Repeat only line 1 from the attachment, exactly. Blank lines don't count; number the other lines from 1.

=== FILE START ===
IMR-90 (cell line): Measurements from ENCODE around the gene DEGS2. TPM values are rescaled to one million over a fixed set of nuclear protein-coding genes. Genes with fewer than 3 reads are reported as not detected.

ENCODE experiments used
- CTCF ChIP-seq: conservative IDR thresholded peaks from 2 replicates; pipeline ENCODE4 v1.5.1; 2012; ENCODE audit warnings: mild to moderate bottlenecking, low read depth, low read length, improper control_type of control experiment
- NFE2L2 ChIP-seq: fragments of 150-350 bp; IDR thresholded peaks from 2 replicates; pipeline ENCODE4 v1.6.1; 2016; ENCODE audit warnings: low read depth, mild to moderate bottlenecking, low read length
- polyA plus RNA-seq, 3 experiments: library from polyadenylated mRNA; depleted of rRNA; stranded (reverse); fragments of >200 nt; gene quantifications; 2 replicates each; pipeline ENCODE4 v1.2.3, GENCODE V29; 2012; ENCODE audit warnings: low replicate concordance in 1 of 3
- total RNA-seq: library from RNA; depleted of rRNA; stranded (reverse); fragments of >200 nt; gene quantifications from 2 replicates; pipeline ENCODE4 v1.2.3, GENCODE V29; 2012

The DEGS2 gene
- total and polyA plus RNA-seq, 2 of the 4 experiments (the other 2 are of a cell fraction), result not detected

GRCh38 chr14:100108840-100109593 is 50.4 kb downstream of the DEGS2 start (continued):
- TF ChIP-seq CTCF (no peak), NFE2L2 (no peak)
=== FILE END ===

IMR-90 (cell line): Measurements from ENCODE around the gene DEGS2. TPM values are rescaled to one million over a fixed set of nuclear protein-coding genes. Genes with fewer than 3 reads are reported as not detected.